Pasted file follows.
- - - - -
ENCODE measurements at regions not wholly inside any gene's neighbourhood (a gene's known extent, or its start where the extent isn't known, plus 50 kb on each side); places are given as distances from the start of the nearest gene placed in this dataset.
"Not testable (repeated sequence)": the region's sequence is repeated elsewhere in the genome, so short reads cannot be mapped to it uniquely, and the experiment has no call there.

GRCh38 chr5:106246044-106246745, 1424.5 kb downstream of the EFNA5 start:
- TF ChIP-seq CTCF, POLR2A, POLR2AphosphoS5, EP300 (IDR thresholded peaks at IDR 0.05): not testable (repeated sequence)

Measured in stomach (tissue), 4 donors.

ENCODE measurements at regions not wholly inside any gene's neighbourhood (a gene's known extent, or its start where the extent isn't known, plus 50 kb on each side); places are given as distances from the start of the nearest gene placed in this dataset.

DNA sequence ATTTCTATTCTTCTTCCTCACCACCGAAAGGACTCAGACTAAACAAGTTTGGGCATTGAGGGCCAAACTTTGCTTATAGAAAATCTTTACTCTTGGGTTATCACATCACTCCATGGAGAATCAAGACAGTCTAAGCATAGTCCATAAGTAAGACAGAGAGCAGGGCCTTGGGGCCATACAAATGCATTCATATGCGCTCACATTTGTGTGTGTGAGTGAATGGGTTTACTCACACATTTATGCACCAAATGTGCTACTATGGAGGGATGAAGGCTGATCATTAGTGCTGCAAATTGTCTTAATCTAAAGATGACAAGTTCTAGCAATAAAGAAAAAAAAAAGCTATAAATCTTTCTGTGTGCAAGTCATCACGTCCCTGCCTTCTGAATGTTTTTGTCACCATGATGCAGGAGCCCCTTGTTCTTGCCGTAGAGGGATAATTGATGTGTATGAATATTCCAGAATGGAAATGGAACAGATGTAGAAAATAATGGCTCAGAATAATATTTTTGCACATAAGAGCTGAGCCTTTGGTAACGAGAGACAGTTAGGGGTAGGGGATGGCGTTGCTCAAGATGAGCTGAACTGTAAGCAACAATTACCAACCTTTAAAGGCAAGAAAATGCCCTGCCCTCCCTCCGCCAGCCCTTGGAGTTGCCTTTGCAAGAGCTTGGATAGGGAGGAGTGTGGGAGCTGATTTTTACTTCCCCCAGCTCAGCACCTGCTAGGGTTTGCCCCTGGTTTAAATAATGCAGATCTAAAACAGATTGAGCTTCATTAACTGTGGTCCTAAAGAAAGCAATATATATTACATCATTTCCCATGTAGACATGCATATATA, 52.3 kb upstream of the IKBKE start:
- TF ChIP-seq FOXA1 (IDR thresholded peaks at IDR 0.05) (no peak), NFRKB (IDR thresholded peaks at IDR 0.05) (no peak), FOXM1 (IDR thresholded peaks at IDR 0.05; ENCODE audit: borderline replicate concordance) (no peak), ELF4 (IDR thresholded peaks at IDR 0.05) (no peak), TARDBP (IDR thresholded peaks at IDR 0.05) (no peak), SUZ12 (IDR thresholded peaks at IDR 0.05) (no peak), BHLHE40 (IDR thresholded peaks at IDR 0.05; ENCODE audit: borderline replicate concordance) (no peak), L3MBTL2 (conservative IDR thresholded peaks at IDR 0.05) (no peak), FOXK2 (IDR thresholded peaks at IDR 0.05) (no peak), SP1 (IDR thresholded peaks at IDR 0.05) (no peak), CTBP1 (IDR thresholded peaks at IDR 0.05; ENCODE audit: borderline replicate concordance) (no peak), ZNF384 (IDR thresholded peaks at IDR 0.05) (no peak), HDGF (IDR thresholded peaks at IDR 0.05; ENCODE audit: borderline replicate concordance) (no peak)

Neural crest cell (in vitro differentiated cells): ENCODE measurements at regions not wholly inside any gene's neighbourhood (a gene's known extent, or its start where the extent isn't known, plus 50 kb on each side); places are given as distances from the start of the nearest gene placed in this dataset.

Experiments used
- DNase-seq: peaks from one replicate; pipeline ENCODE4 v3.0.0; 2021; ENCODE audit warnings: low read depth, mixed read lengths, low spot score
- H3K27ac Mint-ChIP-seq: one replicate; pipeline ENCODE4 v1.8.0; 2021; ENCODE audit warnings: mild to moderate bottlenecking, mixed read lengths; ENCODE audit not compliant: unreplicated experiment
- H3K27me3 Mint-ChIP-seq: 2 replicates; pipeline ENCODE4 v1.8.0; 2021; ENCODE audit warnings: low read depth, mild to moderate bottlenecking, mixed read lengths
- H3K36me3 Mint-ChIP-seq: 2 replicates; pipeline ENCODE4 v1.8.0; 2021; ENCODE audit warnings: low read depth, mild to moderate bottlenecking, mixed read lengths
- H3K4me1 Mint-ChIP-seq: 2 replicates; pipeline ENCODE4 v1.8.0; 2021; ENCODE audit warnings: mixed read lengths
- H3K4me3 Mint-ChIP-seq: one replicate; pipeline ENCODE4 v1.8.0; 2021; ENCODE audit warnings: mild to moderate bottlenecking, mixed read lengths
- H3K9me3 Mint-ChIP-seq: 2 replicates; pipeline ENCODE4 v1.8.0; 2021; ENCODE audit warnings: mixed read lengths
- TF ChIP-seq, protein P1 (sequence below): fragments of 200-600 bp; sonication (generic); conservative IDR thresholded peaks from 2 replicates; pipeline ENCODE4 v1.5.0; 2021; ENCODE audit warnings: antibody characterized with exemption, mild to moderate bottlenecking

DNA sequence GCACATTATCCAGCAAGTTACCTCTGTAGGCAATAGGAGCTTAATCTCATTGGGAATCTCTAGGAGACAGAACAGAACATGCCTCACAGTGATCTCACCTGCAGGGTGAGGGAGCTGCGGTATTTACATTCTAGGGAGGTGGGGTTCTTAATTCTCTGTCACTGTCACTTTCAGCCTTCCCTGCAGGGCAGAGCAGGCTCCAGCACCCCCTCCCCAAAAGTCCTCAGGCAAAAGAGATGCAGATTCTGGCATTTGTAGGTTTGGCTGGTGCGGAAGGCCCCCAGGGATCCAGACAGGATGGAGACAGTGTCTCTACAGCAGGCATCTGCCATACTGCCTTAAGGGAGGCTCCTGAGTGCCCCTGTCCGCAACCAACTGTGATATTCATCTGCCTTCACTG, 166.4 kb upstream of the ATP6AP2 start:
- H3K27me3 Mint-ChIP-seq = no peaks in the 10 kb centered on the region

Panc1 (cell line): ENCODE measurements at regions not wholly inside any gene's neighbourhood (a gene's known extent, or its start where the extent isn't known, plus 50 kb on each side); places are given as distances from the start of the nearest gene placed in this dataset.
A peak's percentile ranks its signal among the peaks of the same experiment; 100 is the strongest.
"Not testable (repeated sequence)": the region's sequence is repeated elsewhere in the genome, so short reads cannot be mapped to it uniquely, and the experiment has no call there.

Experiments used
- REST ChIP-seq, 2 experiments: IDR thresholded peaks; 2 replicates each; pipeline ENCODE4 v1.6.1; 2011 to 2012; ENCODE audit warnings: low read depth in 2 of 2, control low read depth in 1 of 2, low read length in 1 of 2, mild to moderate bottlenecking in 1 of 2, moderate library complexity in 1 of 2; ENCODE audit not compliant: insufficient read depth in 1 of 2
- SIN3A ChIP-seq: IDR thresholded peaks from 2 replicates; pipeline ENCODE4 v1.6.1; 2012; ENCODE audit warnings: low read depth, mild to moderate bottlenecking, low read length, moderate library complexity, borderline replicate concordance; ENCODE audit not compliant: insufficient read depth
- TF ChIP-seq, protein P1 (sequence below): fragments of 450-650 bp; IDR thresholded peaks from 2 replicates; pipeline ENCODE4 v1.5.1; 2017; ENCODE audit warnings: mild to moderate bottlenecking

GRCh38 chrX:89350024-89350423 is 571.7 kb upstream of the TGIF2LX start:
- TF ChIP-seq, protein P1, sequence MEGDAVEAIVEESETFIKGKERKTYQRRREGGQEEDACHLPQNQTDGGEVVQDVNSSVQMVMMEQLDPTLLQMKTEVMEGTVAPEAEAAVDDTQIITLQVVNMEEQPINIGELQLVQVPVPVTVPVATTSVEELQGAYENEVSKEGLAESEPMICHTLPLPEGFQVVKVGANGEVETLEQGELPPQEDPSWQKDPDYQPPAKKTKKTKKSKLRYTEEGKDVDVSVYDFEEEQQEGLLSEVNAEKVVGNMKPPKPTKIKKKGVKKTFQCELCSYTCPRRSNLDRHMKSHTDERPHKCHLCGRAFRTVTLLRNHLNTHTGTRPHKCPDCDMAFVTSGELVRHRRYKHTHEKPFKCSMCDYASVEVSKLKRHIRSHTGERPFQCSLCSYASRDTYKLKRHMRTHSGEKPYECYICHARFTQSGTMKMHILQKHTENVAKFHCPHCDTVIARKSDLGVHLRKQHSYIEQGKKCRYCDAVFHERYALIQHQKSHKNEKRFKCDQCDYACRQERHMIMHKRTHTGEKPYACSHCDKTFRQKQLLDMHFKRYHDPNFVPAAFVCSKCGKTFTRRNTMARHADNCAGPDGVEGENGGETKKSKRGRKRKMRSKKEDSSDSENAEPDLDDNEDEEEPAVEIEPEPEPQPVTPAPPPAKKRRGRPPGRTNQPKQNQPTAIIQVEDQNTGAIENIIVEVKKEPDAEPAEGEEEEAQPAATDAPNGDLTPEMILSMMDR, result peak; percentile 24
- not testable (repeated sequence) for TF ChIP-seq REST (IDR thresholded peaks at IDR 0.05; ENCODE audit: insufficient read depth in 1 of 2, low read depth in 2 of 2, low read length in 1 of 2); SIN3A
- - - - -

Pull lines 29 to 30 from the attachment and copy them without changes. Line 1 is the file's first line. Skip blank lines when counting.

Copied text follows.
- TF ChIP-seq, protein P1, sequence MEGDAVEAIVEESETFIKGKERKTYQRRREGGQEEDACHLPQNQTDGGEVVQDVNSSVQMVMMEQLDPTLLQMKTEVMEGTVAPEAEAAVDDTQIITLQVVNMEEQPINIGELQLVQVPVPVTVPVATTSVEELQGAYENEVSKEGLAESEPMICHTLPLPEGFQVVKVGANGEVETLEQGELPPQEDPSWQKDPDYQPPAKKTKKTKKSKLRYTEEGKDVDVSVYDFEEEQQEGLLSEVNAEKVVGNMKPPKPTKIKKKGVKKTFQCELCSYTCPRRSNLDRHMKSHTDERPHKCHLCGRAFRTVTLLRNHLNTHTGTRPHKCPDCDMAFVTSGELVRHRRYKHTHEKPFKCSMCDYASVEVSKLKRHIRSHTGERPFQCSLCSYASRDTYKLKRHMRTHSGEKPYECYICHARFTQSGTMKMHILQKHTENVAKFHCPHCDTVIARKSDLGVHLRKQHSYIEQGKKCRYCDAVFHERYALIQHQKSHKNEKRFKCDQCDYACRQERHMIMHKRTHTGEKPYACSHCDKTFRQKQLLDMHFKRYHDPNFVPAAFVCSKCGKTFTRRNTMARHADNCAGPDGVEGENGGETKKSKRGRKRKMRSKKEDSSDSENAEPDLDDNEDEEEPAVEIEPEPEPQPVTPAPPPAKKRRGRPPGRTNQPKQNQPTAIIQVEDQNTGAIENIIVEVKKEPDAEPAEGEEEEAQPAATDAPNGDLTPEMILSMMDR, result peak; percentile 24
- not testable (repeated sequence) for TF ChIP-seq REST (IDR thresholded peaks at IDR 0.05; ENCODE audit: insufficient read depth in 1 of 2, low read depth in 2 of 2, low read length in 1 of 2); SIN3A